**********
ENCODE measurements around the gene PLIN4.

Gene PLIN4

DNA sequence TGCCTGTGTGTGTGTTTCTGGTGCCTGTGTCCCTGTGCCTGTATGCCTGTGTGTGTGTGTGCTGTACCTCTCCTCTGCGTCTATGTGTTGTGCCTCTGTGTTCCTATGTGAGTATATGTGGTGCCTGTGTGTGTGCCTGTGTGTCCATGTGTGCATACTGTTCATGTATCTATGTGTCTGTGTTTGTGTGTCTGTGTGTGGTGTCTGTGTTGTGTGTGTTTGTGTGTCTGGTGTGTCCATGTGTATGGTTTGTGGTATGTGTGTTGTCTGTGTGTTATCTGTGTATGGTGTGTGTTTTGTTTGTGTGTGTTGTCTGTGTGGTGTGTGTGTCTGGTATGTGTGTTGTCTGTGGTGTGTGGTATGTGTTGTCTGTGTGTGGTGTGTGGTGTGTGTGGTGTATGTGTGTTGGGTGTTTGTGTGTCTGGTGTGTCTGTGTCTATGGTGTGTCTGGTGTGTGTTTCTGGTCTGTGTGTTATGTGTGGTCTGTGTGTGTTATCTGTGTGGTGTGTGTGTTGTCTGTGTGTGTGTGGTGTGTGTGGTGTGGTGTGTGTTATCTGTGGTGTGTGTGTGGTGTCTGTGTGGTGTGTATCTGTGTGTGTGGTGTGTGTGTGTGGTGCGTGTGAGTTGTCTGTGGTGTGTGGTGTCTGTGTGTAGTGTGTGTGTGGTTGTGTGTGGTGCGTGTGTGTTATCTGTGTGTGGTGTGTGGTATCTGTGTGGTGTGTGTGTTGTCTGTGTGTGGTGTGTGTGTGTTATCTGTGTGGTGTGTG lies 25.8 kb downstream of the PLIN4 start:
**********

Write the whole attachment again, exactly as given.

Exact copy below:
ENCODE measurements around the gene PLIN4.

Gene PLIN4

DNA sequence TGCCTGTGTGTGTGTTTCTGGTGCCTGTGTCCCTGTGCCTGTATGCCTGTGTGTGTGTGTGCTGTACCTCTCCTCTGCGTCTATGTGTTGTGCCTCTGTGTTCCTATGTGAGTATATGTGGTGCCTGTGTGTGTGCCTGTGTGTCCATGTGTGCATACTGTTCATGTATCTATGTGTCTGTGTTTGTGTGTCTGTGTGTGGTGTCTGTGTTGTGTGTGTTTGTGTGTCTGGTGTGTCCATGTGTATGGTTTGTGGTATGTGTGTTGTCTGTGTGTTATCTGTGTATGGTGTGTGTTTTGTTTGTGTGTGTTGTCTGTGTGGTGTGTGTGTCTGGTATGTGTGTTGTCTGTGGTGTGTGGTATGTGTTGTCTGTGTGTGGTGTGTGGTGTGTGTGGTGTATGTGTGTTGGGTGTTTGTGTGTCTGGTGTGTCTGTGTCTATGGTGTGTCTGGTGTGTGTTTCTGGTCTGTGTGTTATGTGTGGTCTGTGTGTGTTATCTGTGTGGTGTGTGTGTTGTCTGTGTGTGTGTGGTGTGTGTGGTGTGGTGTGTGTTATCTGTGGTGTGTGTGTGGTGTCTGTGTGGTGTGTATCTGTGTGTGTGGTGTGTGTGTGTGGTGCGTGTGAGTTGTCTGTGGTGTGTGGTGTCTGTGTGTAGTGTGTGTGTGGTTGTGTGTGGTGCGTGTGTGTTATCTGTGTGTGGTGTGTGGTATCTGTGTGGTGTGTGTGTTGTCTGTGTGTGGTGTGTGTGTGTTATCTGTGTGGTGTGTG lies 25.8 kb downstream of the PLIN4 start: